Is it unfair dismissal of an employee if their employment is terminated because they refuse to do certain work because of poor health and safety standards by the employer?
Can an employee be sacked because they refuse to work in dangerous conditions?
If an employee is forced to resign because of bad health and safety conditions, can this be a constructive unfair dismissal?
This article will try to answer those questions, and the law around unfair dismissal and unsafe work conditions.
What is Unfair Dismissal?
Unfair dismissal means that an employee was dismissed from their job, and that the dismissal was unfair within the meaning of the Fair Work Act.
For a dismissal to be unfair, it needs to be determined that the dismissal was unjust, harsh, and/or unreasonable.
There is a lot of case law on what these things have meant in different circumstances.
But did you know that an employee can also claim unfair dismissal if they resign? This is called constructive dismissal.
Constructive dismissal (also known as forced resignation) is when an employee is essentially forced to quit or has no option but to resign from the employment.
This usually includes conduct such as:
- Bullying in the workplace;
- If an employee is dismissed after notifying the employer an intention to resign in the future; and
- The employer has continually failed to pay wages to the employee.
The Fair Work Commission will also look at other factors.
What Factors will the Fair Work Commission Look at?
The Fair Work Commission will look at (amongst other things):
- If there is a valid reason that the employee was dismissed;
- The employee’s conduct prior to the dismissal;
- If the employee was given notice, and reasons, and given an opportunity to respond;
- The size of the business, and the salary of the employee;
- Any other reasons that the Fair Work Commission think are important.
But what about if the employer attempts to force the employee to work in unsafe conditions?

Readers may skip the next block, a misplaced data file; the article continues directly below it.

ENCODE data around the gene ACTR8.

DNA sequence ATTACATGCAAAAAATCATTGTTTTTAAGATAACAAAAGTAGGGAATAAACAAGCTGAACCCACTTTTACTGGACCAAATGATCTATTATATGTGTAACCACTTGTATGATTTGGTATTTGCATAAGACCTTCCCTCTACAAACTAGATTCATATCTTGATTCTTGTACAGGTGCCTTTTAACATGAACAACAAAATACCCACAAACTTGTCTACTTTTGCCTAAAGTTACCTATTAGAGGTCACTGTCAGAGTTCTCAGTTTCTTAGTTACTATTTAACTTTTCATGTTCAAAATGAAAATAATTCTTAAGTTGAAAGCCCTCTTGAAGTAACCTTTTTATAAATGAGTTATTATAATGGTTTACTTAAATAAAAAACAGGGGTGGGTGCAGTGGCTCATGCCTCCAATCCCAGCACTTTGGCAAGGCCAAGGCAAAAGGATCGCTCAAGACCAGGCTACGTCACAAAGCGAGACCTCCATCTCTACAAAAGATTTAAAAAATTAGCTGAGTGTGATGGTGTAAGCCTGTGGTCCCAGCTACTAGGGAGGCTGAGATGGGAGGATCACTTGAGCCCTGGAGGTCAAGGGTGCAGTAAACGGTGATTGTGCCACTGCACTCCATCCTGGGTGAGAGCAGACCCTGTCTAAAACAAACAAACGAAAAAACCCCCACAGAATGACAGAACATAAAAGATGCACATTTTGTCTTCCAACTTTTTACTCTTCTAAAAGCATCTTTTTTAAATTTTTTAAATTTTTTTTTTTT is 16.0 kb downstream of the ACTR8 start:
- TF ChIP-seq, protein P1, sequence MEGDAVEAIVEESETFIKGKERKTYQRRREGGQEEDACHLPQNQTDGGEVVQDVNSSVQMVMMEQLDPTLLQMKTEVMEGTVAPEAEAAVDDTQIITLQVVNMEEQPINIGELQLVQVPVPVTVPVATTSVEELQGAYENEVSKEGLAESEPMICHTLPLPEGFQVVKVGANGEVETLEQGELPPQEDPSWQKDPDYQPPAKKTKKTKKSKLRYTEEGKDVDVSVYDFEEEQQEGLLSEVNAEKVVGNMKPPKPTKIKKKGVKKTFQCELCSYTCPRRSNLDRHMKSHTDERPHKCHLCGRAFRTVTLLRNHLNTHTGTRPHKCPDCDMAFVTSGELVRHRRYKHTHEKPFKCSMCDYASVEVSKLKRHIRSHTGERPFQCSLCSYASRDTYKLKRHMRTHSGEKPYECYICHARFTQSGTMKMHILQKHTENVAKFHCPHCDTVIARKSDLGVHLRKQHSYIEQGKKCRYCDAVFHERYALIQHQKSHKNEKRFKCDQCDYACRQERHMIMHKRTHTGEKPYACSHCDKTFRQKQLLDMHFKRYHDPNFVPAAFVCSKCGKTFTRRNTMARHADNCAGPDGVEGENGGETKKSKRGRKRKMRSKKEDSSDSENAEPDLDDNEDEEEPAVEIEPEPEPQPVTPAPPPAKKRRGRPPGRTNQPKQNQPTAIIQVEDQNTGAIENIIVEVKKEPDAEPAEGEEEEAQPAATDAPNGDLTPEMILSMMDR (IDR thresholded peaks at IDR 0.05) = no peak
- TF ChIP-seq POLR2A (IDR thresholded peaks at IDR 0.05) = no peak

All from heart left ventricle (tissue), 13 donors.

Employer Provides Unsafe Working Conditions
Well, initially bullying will likely have an impact on the employee’s health and safety, so in this case, providing an environment which is unsafe to a person’s mental health will likely be arguable in a constructive dismissal case.
An employer has a positive duty in both in legislation and the common law to provide a safe workplace.
If the employer refuses to provide a safe workplace then this is also one of the occasions that an employee can say caused them to resign from their employment.
If the employee can prove that they made the employer aware of the unsafe working conditions, provided proper notice, and the employer still did nothing to rectify the problem, then this may be constructive unfair dismissal.
In Thiess Pty Limited v Industrial Court of New South Wales  NSWCA 252 the Court identified what risk means. The Court said:
In my opinion, the word “risks” in s 8(2) also refers to the possibility of danger. The word “exposed” refers to a person who is sufficiently proximate to the source of the risk at the relevant time or times for that risk to possibly impinge upon his or her health or safety.
So, if the employee is exposed to the possibility of risk upon his or her health or safety, then this may be enough. If the employee refuses to work because of risk, they cannot be terminated fairly.
But What about Employee Breaches?
Employee Breaches Health & Safety Rules
It is pretty well understood that if an employee repeatedly breaches health and safety rules that their employment can be terminated.
The employer must bring the alleged breach to the employee’s attention and provide training (if required) and instruction on what to do and not do.
Repeated breaches will not be unfair dismissal in most cases.
In James Felton v BHP Billiton Pty Ltd  FWC 1838 the Plaintiff was employed by BHP as a truck driver. BHP directed him a number of times to shave his beard as it was against their air filtration policy for working in underground mines. James Felton refused.
His employment was terminated. He sued for unfair dismissal.
The Fair Work Commission said:
On balance, and having weighed each of the considerations in s.387 of the FW Act, I consider that Mr Felton’s dismissal was not harsh, unjust or unreasonable. As such, it was not unfair within the meaning of the FW Act.
What Happens If Unfair Dismissal is Found?
There are three (3) potential outcomes if a finding of unfair dismissal or constructive unfair dismissal is made. These are:
- An order that the employee is reinstated to their job;
- An order that the employee gets compensation; or
- A decision to make no order.
If an employee is reinstated, then they get their job back.
If an order for compensation is made, then an employee will be paid up to 26 weeks pay from the employer.
As you can see, failure to provide a safe working environment for employees may result in them receiving compensation for constructive unfair dismissal. The constructive dismissal must have been unjust, harsh, and/or unreasonable in the circumstances.
Also, if an employee breaches health and safety requirements repeatedly, and does not change their behaviour, then they may not have any recourse to unfair dismissal laws.
Article Contributed by Wayne Davis from Stonegate Legal. Wayne is the principal lawyer and legal practice director of the firm and has an LLB, and GDLP and is admitted to the Supreme Court of Queensland and the High Court of Australia. Wayne is currently completing an LLM (Applied Law) majoring in Commercial Litigation and dispute resolution at the College of Law.